Dictionary of National Biography, 1885-1900/Alcock, Nathan

ALCOCK, NATHAN (1707–1779), physician, was born at Runcorn, Cheshire, September 1707. He was the second son of David and Mary Alcock, and was of the kin of the founder of Jesus College, Cambridge, Bishop Alcock. A dislike to his schoolmaster seems to have interrupted his classical education, and for a time he was idle and unsettled. He then formed a resolution to study, and promised, if his father would give him a small estate of 50l. a year, which he owned at Wirrel in Cheshire, to ask nothing further and to take to medicine. His father gave him the estate, and Alcock studied first at Edinhurgh and then under Boerhaave at Leyden, where he not only learned his profession but how to teach it, and graduated M.D. 1737. From Leyden he came to Oxford, where one professor of the medical faculty gave no lectures, and another did not reside. Alcock gave lectures on anatomy and on chemistry, and this roused a storm of opposition against him. Public readers were appointed to supply the defect of the professors and to suppress the Leyden doctor. The readers were unable to compete with a man fresh from the class rooms of Albinus and Gobius, and master of the lucid method of exposition which was the ground of the fame of Boerhaave; and while Alcock's unauthorised lectures were crowded, no one went to hear his opponents. Other methods of opposition were tried; for example, it was suggested that his residence in Holland had probably made him unsound in theological opinions, and when it was proposed to give him a degree, the heads of houses refused their consent. His friends, among whom were Sir William Blackstone and Dr. Lowth, afterwards bishop of London, were strong in his support, and in 1741 he was granted the degree of M.A., and incorporated of Jesus College. He became M.D. 1749, was elected F.R.S., and in 1754 a fellow of the College of Physicians (Munk, College of Physicians, ii. 189). His practice was extensive, and he purchased an estate near Runcorn. His happiness was disturbed by the death of a lady to whom he was, after a long engagement, about to be married, and he retired to his native place (1759) because this and some fits of illness made him disinclined for the exertions of professional life. At Runcorn, however, his practice soon became as extensive as it had been at Oxford. He worked on for nearly twenty years, and died of apoplexy 8 Dec. 1779. He was six feet high, of dark complexion and athletic make. Many stories were current of his successful cures and ready answers. A letter of his shows him to have been a resolute whig in politics, and in the church a follower of Hoadly. His Leyden thesis was on pneumonia. He published no other work, but told his biographer that he had begun to arrange some cases and to write on air, and on the effects of climate.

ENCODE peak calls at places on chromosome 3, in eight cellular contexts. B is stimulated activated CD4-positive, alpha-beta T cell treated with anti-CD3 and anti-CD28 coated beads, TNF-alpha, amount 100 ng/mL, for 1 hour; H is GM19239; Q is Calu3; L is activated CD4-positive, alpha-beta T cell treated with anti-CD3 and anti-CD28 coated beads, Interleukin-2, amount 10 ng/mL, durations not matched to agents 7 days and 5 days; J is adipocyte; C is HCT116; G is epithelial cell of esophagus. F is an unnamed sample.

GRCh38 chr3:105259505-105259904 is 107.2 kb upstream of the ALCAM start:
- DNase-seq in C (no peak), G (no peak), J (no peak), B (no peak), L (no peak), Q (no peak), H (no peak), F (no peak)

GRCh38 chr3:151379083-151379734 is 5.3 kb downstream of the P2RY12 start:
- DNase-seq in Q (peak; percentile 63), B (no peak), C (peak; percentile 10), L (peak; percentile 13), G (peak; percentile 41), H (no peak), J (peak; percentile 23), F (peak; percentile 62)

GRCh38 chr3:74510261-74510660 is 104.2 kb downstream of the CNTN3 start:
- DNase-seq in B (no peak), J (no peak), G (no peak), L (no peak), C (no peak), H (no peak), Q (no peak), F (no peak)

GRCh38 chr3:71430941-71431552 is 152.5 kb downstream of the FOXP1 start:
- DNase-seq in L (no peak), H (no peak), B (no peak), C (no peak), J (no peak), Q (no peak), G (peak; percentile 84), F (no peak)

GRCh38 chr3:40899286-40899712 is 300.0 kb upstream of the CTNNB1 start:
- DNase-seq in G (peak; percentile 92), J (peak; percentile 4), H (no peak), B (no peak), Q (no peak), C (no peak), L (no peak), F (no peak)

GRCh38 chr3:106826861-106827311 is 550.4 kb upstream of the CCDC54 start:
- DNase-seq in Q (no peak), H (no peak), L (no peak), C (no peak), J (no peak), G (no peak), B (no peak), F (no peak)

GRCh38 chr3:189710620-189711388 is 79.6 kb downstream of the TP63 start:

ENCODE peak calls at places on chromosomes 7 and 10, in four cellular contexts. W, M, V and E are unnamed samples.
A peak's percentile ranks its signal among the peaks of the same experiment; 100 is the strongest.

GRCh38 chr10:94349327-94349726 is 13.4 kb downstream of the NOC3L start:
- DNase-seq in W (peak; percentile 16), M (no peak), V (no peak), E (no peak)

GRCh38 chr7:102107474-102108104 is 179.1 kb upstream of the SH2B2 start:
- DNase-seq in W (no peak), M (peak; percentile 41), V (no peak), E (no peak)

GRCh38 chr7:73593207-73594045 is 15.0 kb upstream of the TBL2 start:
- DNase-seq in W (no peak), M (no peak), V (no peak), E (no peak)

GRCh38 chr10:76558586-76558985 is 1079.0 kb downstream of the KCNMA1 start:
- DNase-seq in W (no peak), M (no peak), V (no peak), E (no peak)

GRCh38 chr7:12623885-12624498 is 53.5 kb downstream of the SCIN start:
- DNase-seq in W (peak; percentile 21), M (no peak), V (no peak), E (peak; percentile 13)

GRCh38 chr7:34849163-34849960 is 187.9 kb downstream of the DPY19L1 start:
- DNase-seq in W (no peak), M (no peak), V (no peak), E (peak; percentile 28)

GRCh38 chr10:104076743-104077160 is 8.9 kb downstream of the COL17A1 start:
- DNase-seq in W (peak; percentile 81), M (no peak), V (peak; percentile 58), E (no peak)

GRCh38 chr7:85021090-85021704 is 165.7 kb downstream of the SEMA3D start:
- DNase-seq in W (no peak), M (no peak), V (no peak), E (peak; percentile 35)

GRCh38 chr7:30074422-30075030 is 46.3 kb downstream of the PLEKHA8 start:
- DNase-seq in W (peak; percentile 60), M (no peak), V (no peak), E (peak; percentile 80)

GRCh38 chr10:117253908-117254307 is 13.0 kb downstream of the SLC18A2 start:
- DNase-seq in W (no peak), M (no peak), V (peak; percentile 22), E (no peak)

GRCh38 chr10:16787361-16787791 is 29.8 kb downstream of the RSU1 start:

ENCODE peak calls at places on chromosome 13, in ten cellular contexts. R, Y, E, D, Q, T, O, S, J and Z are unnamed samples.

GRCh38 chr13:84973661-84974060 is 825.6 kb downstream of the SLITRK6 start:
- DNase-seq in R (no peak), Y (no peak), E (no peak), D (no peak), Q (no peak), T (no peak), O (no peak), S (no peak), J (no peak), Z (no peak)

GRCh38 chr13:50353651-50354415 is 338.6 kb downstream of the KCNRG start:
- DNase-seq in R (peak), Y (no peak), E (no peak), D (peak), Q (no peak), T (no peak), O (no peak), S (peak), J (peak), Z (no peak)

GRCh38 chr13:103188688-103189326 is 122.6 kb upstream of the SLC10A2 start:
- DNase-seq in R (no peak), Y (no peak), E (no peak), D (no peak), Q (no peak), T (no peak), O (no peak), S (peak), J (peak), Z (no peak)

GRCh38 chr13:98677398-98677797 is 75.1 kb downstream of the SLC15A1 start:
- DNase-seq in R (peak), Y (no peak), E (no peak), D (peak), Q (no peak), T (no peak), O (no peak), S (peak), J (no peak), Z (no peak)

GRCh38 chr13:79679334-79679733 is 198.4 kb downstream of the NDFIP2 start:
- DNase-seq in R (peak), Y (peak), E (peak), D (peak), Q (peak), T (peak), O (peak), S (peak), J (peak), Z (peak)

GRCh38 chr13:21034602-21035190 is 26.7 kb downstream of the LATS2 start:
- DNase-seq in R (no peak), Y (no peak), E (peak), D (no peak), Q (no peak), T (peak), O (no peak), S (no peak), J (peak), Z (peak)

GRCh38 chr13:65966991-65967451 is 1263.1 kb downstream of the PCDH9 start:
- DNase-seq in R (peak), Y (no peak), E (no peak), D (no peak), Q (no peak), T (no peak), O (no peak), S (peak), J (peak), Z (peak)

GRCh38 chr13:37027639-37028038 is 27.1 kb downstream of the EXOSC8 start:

[Some Memoirs of the Life of Dr. Nathan Alcock, London, 1780.]

N. M.

Dictionary of National Biography, Errata (1904), p.4
N.B.— f.e. stands for from end and l.l. for last line

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237 ii 22 Alcock, Nathan: for Wirrel read Wirral